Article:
By Moving Abroad, China’s Wealthy May Change How They Invest

In a global survey of high-net-worth individuals, almost half of Chinese respondents said they planned to emigrate within five years.


China looks poised to shift from importer to exporter of capital. Will the money go in the pockets of its richer citizens? In a recent report by U.K. bank Barclays based on a global survey of some 2,000 high-net-worth individuals, 47 percent of mainland Chinese respondents said they planned to emigrate within five years, versus 15 percent for the overall group. Their top destinations were Hong Kong and Canada; more than three quarters cited better educational and employment prospects for their children as the main reason for moving.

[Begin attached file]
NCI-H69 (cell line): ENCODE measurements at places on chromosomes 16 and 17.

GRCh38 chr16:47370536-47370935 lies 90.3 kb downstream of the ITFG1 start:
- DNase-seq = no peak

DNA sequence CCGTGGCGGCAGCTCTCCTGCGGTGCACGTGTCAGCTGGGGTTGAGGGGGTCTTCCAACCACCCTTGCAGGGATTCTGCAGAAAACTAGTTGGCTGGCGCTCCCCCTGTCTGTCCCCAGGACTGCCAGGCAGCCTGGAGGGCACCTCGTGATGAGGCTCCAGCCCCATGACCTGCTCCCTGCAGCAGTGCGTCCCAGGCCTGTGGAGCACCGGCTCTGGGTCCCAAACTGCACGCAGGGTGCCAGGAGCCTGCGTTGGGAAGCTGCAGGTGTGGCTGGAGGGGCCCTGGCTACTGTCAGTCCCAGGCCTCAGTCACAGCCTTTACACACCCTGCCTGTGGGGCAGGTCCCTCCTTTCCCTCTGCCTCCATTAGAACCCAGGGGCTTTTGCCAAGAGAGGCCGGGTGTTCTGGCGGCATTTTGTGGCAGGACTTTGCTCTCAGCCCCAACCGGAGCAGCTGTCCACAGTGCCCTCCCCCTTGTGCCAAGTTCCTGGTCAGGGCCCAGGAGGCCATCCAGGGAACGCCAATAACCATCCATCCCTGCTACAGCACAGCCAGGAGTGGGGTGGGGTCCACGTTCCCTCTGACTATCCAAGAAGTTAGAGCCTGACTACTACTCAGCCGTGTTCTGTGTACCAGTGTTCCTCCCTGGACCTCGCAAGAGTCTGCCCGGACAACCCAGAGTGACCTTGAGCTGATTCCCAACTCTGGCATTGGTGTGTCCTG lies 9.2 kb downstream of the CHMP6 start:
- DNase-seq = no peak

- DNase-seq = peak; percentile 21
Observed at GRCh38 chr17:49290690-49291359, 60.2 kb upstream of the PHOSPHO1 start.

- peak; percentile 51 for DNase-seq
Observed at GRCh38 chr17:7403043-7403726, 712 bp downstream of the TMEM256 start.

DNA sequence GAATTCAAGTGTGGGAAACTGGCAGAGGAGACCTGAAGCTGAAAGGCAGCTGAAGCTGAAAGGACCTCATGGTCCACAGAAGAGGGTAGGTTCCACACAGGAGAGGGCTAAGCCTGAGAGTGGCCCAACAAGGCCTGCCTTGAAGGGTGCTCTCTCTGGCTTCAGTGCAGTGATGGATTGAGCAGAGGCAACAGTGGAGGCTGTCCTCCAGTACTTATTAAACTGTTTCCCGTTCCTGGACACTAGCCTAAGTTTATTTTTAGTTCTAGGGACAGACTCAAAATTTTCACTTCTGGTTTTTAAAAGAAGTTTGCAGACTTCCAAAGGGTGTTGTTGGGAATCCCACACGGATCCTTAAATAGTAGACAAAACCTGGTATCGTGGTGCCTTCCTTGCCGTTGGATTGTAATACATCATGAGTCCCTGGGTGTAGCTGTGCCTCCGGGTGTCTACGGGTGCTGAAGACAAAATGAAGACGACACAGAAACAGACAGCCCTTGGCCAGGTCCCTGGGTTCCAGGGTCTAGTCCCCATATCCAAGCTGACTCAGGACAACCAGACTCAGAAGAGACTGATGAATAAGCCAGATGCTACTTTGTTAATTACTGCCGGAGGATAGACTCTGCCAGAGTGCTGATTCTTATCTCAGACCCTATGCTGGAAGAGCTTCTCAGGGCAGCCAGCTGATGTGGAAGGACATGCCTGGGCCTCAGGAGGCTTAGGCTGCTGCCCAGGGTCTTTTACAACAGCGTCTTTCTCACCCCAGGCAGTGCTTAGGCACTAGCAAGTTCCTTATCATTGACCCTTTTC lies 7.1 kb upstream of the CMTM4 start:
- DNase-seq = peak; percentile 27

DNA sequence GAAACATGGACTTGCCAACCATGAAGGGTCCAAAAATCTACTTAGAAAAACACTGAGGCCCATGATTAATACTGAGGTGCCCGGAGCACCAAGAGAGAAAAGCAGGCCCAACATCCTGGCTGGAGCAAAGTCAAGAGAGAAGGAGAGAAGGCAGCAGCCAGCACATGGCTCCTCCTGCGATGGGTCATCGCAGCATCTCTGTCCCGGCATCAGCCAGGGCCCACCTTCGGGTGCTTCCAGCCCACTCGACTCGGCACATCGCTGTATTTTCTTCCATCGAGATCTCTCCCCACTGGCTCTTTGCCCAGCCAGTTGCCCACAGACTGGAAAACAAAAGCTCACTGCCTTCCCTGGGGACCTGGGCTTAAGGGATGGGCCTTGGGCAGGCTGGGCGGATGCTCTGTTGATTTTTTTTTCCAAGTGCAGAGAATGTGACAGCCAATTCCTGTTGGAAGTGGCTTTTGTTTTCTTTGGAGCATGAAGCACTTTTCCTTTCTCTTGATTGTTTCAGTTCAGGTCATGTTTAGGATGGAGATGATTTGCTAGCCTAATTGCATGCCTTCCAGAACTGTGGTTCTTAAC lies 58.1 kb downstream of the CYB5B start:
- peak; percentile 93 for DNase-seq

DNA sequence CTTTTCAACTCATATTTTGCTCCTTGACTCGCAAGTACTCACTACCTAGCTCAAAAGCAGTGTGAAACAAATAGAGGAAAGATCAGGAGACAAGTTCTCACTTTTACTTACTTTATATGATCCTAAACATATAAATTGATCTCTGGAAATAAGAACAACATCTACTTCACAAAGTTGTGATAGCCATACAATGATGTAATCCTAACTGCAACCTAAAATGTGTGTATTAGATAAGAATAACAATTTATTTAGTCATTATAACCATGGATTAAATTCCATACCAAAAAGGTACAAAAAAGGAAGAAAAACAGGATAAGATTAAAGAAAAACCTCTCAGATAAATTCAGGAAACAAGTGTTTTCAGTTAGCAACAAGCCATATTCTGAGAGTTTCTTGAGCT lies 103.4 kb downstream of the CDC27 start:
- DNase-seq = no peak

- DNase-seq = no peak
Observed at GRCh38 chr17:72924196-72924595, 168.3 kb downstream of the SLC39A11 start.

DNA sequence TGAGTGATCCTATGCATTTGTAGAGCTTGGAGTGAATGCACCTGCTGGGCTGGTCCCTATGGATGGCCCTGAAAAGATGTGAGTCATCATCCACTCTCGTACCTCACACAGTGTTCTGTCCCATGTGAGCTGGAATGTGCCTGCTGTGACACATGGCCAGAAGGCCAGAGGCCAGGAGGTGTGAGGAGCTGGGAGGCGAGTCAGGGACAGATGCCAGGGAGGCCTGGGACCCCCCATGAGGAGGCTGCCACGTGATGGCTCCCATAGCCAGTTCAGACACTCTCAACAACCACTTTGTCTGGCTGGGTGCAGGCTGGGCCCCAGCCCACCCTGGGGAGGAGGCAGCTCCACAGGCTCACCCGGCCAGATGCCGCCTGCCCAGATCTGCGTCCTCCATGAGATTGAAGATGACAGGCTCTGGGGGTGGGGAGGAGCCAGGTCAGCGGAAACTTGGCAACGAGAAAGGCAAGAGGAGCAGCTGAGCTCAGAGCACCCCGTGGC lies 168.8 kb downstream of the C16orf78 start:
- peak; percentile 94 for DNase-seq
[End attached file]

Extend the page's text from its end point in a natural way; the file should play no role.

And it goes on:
Affluent Chinese favor real assets, notes Sebastian Dovey, managing partner at Scorpio Partnership, a London-based wealth management consulting firm. One result of money leaving China is higher property prices in his city, Dovey says. “There is a pent-up amount of capital, particularly from the wealthy community.”

Didier von Daeniken, head of wealth management for Asia-Pacific, Middle East and Africa at Barclays, thinks well-heeled individuals from China and other countries may make temporary moves in the coming years to take advantage of opportunities. Increasing mobility might prompt some to rethink the way they invest, von Daeniken says: “While individuals in emerging economies often tend to have a higher risk appetite than those in the West, as investors become exposed to different cultures and economies, we could see a convergence in financial behavior.”

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